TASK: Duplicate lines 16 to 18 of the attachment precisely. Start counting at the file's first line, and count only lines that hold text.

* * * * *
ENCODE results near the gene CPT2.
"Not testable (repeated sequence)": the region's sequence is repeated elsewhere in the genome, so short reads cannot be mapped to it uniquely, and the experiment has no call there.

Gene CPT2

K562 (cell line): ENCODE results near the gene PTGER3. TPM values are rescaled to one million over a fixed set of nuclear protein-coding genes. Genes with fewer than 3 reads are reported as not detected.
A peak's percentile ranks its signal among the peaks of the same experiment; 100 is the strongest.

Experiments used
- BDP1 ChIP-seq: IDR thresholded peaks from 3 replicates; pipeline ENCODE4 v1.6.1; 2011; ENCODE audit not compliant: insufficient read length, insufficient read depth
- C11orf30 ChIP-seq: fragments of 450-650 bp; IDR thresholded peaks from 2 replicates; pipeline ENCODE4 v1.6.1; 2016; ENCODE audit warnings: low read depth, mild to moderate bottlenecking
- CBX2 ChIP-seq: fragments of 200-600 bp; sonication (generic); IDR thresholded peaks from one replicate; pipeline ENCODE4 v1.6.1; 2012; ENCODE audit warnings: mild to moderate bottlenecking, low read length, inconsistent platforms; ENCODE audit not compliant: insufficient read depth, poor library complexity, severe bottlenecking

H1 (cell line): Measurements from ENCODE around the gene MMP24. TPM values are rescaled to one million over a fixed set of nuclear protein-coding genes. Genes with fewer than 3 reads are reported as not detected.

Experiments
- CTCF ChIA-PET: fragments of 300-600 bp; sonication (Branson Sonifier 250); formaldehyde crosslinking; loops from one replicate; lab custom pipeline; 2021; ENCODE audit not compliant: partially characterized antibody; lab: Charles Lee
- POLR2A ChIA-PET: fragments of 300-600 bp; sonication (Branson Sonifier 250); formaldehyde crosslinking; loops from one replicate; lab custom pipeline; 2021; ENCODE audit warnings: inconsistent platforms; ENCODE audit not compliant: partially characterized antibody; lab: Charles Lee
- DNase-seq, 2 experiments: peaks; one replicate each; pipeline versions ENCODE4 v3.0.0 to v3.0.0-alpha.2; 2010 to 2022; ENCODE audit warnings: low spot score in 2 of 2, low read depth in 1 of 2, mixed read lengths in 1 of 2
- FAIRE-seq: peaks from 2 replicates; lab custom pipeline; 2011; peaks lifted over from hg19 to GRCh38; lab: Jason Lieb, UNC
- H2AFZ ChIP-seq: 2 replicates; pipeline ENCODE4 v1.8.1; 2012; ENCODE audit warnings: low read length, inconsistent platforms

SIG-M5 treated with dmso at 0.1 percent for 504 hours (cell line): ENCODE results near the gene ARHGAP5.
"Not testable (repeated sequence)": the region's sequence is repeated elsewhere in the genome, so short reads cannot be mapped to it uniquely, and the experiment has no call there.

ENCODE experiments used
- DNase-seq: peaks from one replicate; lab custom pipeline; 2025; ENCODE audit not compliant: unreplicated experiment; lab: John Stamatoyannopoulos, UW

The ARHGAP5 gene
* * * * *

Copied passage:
- H2AFZ ChIP-seq: 2 replicates; pipeline ENCODE4 v1.8.1; 2012; ENCODE audit warnings: low read length, inconsistent platforms

SIG-M5 treated with dmso at 0.1 percent for 504 hours (cell line): ENCODE results near the gene ARHGAP5.
"Not testable (repeated sequence)": the region's sequence is repeated elsewhere in the genome, so short reads cannot be mapped to it uniquely, and the experiment has no call there.